Martin Luther’s Doctrine of Free Will was written
from a compatibilism viewpoint. He believed that without God free will was not
free at all; that these things place bondage on people and enslaves them to
evil.  He did not like the idea of giving
something the title of freedom that does not have freedom after all. He believed
this was a sign of evil because it caused confusion between the good and bad of
the world. Each time anyone challenged his knowledge and awareness of the acts
taking place around him; he lashed out with feasible facts to silence their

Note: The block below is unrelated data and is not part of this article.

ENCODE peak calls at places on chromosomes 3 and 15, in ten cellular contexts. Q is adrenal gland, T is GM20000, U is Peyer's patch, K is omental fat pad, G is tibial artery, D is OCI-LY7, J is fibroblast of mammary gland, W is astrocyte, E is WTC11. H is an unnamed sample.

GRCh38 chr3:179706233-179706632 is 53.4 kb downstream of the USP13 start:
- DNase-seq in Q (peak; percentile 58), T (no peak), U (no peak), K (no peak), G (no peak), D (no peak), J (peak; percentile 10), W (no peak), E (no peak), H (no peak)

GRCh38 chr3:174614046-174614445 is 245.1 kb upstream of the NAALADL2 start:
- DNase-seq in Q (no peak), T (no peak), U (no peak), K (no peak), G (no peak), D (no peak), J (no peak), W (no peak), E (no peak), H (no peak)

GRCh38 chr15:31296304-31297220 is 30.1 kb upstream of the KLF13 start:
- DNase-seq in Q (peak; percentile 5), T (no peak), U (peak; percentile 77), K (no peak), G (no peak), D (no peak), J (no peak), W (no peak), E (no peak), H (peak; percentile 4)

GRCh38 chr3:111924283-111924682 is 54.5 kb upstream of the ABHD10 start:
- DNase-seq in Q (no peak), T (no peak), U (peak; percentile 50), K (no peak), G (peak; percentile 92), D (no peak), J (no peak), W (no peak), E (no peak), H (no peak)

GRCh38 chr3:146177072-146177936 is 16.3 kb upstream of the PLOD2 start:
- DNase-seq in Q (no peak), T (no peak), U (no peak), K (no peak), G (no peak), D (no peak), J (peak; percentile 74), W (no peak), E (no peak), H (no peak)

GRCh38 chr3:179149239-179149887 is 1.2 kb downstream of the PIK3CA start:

simple minds.My take on Martin Luther’s understanding of his Doctrine of free will was we as humans can do whatever we want whether it is right or wrong. We have that right to pursue that action whether we know we will or will not be held accountable for our right or wrong doings. God knows what we are going to do before we do it; this is just a test of belief for us to commit a sin and seek God for the salvation he provides. If we do not seek salvation, then we are deemed evil and that defeats the purpose of Luther’s stance on free will. This decision is not left up to man to judge or justify what man chooses to do. Therefore, the process of justification places God as the higher authority to declare anyone who has sinned righteous. This directly links being a sinner and being born again into the cycle of life. As a sinner, I understand the importance of not only having free will as well as seeking salvation once completedIn conclusion, Martin Luther had a lot of people who questioned his beliefs and movement; however, he did not let this stop him from getting his point across. Wayne (2017) stated, “Why the men like Martin Luther succeeded in launching a thriving Reformation while men with similar insights in previous generations had, at best, accomplished only local and temporary reform movements” (Wayne, 2017), this goes to show how accurate Martin Luther became overtime. Martin Luther’s strength came from his dad being against him from the start of his career. This energy exerted from his father is what pushed him to branch out on his own. If this had not transpired Luther would not have went on to become so successful throughout his life. He would not have created a reformation that people wanted to see; making this reformation a crucial point in his career. Martin Luther illustrated these key points throughout his many years of hard work shown by his teachings to others. 

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